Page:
Cerebral blood flow, cerebral stiffness (CS) and intracranial pressure are tightly linked variables of cerebrovascular reactivity and cerebral autoregulation. Transtemporal ultrasound time-harmonic elastography was used for rapid measurement of CS changes in 10 volunteers before, during and after administration of a gas mixture of 95% O2 and 5% CO2 (carbogen). Within the first 2.2 ± 2.0 min of carbogen breathing, shear wave speed determined as a surrogate parameter of CS increased from 1.57 ± 0.04 to 1.66 ± 0.05 m/s (p < 0.01) in synchrony with end-tidal CO2 while post-hypercapnic CS recovery was delayed by 2.7 ± 1.4 min in relation to end-tidal CO2. Our results indicate that CS is highly sensitive to changes in CO2 levels of inhaled air. Possible mechanisms underlying the observed CS changes might be associated with cerebrovascular reactivity, cerebral blood flow adaptation and intracranial regulation, all of which are potentially relevant for future diagnostic applications of transtemporal time-harmonic elastography in a wide spectrum of neurologic diseases.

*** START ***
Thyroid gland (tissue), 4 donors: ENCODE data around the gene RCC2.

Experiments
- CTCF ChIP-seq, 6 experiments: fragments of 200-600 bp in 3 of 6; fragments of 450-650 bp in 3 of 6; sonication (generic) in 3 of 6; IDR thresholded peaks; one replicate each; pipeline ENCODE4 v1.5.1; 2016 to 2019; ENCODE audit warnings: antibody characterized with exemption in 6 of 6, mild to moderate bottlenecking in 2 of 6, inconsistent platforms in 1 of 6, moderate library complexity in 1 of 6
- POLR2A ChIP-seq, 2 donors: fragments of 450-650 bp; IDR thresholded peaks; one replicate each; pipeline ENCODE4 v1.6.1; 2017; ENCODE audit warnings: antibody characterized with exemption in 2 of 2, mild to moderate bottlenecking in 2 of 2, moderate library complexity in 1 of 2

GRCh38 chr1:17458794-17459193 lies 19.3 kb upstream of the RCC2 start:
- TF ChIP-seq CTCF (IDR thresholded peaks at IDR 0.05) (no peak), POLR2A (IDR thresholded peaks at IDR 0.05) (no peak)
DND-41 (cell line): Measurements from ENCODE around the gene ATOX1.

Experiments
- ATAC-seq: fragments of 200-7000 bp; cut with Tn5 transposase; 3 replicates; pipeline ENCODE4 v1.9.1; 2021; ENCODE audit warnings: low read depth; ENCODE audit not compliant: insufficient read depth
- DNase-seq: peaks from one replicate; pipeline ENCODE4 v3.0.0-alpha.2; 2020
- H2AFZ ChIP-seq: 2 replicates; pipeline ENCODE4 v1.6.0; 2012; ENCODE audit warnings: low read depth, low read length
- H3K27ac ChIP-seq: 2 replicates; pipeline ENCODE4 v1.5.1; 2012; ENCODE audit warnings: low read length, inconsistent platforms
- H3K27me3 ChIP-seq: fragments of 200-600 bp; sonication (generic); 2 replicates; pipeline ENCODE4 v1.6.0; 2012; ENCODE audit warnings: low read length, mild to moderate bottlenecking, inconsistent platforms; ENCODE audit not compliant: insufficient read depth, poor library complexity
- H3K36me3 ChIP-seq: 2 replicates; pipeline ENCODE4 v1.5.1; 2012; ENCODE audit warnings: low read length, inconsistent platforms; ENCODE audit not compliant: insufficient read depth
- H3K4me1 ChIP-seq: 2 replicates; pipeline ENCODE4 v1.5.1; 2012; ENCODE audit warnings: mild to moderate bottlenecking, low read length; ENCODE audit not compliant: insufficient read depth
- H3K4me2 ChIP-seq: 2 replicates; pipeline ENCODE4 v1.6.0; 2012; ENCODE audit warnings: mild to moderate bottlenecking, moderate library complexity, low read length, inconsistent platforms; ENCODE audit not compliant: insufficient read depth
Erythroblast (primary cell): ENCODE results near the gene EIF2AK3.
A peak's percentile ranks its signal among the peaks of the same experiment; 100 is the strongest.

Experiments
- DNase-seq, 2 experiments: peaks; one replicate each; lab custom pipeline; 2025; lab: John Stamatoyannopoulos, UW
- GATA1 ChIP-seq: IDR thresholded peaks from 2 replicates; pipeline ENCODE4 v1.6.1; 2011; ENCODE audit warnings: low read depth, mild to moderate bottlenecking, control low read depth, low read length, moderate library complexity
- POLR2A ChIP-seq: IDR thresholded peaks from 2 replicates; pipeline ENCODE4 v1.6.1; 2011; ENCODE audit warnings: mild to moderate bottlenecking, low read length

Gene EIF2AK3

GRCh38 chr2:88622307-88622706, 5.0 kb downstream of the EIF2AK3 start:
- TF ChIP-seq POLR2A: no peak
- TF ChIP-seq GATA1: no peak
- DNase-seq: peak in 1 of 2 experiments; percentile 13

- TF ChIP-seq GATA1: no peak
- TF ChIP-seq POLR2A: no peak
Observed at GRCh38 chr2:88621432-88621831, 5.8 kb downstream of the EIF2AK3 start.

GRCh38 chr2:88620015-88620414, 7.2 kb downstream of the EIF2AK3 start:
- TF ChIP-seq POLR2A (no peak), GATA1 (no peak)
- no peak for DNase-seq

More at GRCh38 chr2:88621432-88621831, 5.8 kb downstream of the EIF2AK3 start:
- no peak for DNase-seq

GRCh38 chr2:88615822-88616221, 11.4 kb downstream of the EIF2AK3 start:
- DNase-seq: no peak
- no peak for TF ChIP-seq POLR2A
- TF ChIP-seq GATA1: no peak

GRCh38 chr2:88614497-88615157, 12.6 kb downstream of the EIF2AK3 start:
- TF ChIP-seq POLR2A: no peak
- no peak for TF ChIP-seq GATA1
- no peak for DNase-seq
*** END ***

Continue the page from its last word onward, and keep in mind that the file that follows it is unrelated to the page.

Keywords: Brain stiffness; Hypercapnia; Intracranial pressure; Time-harmonic elastography; Transtemporal ultrasound; Vasodilatation.
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